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Abstract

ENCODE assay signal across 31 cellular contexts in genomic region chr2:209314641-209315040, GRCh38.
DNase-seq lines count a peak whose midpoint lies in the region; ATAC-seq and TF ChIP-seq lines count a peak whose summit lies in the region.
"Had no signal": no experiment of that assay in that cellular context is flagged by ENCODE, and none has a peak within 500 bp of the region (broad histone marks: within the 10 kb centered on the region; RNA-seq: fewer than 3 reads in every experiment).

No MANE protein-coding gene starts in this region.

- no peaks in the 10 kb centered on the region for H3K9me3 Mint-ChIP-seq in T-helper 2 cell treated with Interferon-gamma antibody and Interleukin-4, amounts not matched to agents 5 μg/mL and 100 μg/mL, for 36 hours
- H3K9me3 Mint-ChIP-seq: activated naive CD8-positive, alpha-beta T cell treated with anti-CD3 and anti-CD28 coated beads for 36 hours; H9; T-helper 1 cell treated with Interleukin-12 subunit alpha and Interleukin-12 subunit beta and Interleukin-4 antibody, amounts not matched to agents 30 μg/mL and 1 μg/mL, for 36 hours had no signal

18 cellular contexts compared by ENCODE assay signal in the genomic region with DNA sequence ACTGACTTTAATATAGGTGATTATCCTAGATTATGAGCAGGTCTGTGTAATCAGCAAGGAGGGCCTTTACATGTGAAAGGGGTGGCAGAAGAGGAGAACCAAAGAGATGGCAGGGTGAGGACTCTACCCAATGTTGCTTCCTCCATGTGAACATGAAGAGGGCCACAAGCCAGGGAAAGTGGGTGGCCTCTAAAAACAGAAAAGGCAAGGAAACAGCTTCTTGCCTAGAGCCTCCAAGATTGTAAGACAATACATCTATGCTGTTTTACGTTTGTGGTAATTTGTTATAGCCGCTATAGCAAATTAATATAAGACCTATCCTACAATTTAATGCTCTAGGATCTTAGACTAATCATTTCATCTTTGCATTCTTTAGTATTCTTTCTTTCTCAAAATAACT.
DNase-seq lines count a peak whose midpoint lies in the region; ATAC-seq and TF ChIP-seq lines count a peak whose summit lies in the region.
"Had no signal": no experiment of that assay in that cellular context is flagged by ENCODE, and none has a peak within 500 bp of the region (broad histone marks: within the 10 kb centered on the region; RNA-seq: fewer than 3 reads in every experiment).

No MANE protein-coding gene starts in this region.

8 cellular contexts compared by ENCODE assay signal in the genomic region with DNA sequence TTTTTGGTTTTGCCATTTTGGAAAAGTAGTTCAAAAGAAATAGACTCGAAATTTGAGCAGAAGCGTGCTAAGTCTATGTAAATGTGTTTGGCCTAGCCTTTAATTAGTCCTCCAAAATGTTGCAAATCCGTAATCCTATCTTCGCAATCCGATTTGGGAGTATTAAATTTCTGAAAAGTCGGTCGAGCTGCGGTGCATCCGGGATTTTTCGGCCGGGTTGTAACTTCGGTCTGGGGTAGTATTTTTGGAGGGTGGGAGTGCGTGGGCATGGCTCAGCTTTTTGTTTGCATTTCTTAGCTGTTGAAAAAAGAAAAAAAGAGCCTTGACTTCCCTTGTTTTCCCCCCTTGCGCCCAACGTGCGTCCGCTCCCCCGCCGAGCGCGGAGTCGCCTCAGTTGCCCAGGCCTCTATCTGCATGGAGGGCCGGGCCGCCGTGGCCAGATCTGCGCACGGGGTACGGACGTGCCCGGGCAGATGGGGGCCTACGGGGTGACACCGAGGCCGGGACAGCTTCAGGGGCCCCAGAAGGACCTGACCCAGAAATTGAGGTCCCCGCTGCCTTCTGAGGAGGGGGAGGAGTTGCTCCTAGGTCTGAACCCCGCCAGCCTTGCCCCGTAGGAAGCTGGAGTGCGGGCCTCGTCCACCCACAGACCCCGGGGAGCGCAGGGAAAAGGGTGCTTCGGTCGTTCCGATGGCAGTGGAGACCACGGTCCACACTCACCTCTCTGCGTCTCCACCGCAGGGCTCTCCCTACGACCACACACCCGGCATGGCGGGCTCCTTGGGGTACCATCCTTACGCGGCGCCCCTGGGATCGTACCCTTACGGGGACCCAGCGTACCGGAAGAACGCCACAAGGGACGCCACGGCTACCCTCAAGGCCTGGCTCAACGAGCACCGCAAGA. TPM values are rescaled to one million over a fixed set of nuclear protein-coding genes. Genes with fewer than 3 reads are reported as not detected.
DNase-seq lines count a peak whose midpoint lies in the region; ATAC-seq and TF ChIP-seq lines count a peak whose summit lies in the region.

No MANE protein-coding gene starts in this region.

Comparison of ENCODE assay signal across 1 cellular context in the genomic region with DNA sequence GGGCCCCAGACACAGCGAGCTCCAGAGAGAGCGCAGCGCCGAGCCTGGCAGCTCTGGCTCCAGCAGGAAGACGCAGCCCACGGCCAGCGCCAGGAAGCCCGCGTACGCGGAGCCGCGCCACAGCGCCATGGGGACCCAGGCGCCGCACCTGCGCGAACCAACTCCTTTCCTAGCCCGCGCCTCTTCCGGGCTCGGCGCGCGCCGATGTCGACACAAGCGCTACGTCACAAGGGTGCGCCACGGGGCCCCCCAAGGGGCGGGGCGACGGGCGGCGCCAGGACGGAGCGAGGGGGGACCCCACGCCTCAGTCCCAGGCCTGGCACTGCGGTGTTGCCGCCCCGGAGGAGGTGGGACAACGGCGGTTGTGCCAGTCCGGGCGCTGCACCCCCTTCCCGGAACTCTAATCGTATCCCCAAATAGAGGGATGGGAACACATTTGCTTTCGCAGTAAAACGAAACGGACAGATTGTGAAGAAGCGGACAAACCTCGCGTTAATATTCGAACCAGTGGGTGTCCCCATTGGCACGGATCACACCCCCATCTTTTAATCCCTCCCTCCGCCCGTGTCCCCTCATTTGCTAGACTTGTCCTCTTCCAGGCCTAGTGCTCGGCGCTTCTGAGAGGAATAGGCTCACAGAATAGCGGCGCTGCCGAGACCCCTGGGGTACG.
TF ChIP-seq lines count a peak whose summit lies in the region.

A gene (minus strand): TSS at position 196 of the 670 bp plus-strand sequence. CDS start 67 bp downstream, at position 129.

Pressure solution creep rates and interface structures have been measured by two methods on calcite single crystals. In the first kind of experiments, calcite monocrystals were indented at 40 °C for six weeks using ceramic indenters under stresses in the 50–200 MPa range in a saturated solution of calcite and in a calcite-saturated aqueous solution of NH4Cl. The deformation (depth of the hole below the indenter) is measured ex situ at the end of the experiment. In the second type of experiment, calcite monocrystals were indented by spherical glass indenters for 200 hours under stresses in the 0–100 MPa range at room temperature in a saturated aqueous solution of calcite. The displacement of the indenter was continuously recorded using a specially constructed differential dilatometer. The experiments conducted in a calcite-saturated aqueous solution of NH4Cl show an enhanced indentation rate owing to the fairly high solubility of calcite in this solution. In contrast, the experiments conducted in a calcite-saturated aqueous solution show moderate indentation rate and the dry control experiments did not show any measurable deformation. The rate of calcite indentation is found to be inversely proportional to the indenter diameter, thus indicating that the process is diffusion-controlled. The microcracks in the dissolution region under the indenter dramatically enhance the rate of calcite indentation by a significant reduction of the distance of solute transport in the trapped fluid phase. This result indicates that care should be taken in extrapolating the kinetic data of pressure solution creep from one mineral to another.

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